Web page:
Allergies

Pepper Allergy

Pepper AllergyIn the United States alone, more than 3% of adults have one or more food allergies. There is a list of eight most common food allergens which cause 90% of the food allergies. Luckily, pepper is not one of them. Never the less,
pepper allergy can be quite the menace.Peppers belong to the nightshade group of vegetables. The key ingredient in any form of pepper which brings the heat to the table is capsacin. Peppers may contain other substances like prolifin, Bet V1 ( a common protein in food causing allergies) and P23 (another allergy causing protein). The proteins in the various substances mentioned here can cause a wide variety of physical reactions.

The different varieties of pepper causing reactions could be jalapenos, banana pepper, thai green chillies, habanero, poblanos, bell peppers, cayenne, black and white peppers etc.

Why do we get Pepper Allergy?

First thing to be understood is that allergy is an auto immune response of the body.The proteins in pepper may be perceived by the immune system as a threat in some individuals. The body produces antibodies known as the IgE antibodies. These antibodies react and bind with the protein. This particular event triggers the immune system which responds by producing large amounts of histamine from the mast cells of the skin, gut and pharynx. Histamine is the main culprit behind the symptoms seen in allergies.Histamines can dilate blood vessels causing inflammation. It can irritate nerve endings bringing forth skin reactions. Excessive sneezing is also a protective reflex of the body to get the excess histamine out of the system.

Symptoms of the Allergy

  • The person may show signs of allergies from other vegetables belonging to the nightshade family like tomato, eggplant, potato or tobacco. Cross reactions are quite common when an individual is exposed to similar allergens from a different source.
  • Oral allergy symptoms like sneezing, runny nose, redness and inflammation in lips, mouth and throat.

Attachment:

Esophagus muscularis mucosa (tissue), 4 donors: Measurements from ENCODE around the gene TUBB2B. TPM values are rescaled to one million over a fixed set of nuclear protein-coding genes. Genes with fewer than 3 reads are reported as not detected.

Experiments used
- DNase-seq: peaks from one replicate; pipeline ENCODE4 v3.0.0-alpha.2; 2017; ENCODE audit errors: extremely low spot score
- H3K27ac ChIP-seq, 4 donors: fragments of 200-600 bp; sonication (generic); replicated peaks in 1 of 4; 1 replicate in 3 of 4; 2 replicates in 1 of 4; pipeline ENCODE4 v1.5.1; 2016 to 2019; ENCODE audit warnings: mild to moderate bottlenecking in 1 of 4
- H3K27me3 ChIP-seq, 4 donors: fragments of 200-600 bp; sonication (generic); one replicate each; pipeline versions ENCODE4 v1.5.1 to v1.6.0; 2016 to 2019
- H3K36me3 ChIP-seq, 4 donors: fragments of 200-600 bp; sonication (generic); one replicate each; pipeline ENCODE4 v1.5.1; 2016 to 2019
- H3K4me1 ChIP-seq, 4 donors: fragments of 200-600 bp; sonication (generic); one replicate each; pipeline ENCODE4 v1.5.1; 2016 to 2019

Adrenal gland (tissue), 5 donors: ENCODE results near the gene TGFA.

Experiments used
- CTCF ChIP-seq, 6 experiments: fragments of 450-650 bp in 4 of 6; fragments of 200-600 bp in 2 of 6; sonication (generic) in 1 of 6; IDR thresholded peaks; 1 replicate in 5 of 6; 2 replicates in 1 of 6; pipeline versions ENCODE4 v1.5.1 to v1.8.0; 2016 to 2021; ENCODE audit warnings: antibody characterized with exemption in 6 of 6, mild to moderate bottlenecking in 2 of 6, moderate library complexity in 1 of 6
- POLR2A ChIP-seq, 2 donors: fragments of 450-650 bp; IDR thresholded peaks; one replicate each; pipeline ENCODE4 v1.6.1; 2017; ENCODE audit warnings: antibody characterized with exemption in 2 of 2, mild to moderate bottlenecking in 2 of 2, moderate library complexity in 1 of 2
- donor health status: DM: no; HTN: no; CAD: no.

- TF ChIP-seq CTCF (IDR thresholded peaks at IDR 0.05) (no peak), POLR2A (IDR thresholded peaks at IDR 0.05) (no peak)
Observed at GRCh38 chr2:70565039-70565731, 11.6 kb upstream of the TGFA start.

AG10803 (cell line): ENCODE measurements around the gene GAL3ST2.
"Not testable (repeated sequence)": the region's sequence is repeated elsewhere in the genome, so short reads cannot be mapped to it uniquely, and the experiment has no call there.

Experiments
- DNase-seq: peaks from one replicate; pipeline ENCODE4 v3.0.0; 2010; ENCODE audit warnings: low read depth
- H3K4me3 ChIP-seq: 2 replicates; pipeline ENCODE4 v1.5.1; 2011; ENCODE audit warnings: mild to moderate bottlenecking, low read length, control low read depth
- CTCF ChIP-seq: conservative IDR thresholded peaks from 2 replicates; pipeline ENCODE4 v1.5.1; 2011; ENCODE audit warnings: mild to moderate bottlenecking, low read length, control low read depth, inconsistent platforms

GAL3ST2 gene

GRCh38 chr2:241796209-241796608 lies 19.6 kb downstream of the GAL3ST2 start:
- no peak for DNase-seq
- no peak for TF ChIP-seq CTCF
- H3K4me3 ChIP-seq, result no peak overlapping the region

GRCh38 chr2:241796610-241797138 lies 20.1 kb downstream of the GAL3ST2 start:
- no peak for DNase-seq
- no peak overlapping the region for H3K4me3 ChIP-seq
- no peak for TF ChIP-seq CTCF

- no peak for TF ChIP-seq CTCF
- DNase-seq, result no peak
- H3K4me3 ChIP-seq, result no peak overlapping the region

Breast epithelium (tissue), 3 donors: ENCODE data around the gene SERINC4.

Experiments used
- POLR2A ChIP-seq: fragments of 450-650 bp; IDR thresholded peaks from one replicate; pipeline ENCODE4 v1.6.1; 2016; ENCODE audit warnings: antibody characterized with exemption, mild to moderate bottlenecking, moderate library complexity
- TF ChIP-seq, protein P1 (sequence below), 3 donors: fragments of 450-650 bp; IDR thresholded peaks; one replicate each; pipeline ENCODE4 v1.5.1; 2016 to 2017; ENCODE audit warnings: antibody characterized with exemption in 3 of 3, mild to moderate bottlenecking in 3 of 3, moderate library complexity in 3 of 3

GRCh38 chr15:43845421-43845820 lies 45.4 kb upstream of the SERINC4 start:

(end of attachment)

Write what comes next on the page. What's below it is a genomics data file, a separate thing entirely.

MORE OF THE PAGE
• Itchy bumps on the skin, especially around the mouth.
  • Inflamed airways can cause breathing problems.
  • A drop in the blood pressure is also seen in extreme situations.
  • A state of breathlessness, shortnesss of breath, tight chestedness, confusion and shock could also be brought about when things go out of hand. This state is known as Anaphylaxis.

Treatment of the condition

  • Treatment is mainly done with oral antihistamines available over the counter and with prescription as well. Medications like Claritin, Allegra go a long way in relieving symptoms.
  • Decongestants also are very effective in treating the said allergy symptoms.
  • A combination of antihistamine and decongestant works well too in treating symptoms.
  • Atopical ointments are generally advised for reactions on the skin.
  • In a state of anaphylaxis, an emergency shot of epinephrine needs to be administered.

Prevention of Pepper Allergy

  • Eliminating the food source causing allergies is the best solution.
  • Sometimes cooking and processing peppers may make it less potent.
  • Never handle raw peppers with bare hands.
  • Beware of any cross contamination happening in the food you are eating.
  • Read labels well and insist on knowing the ingredients of the food while eating out.

1 response to Pepper Allergy

  1. I noticed a couple weeks back when I ate any type of hot pepper my mouth and throat felt extreme burning pain. then my stomach started burning. this weekend I ate something with cayenne and my mouth tongue and throat immediately started with he painful burning and my tongue tongue swelled, I had trouble swallowing and with in minutes I got hive like reaction in my mouth especially the tongue then a few minutes later I noticed a hive reaction on my skin on the chest and side of abdomen. I have been eating hot hot spicy food for 30 years and don’t understand why this just started. I just turned 50, 6 wks ago. At this point I wont try any more peppers, I have had this reactions so far to jalapeños, cayenne, green chillies, banana peppers. ate green peppers no burning pain but throat and tongue swelled. Can an food allergy start for something you have alway ate like this?

Leave a reply

Your email address will not be published. Required fields are marked *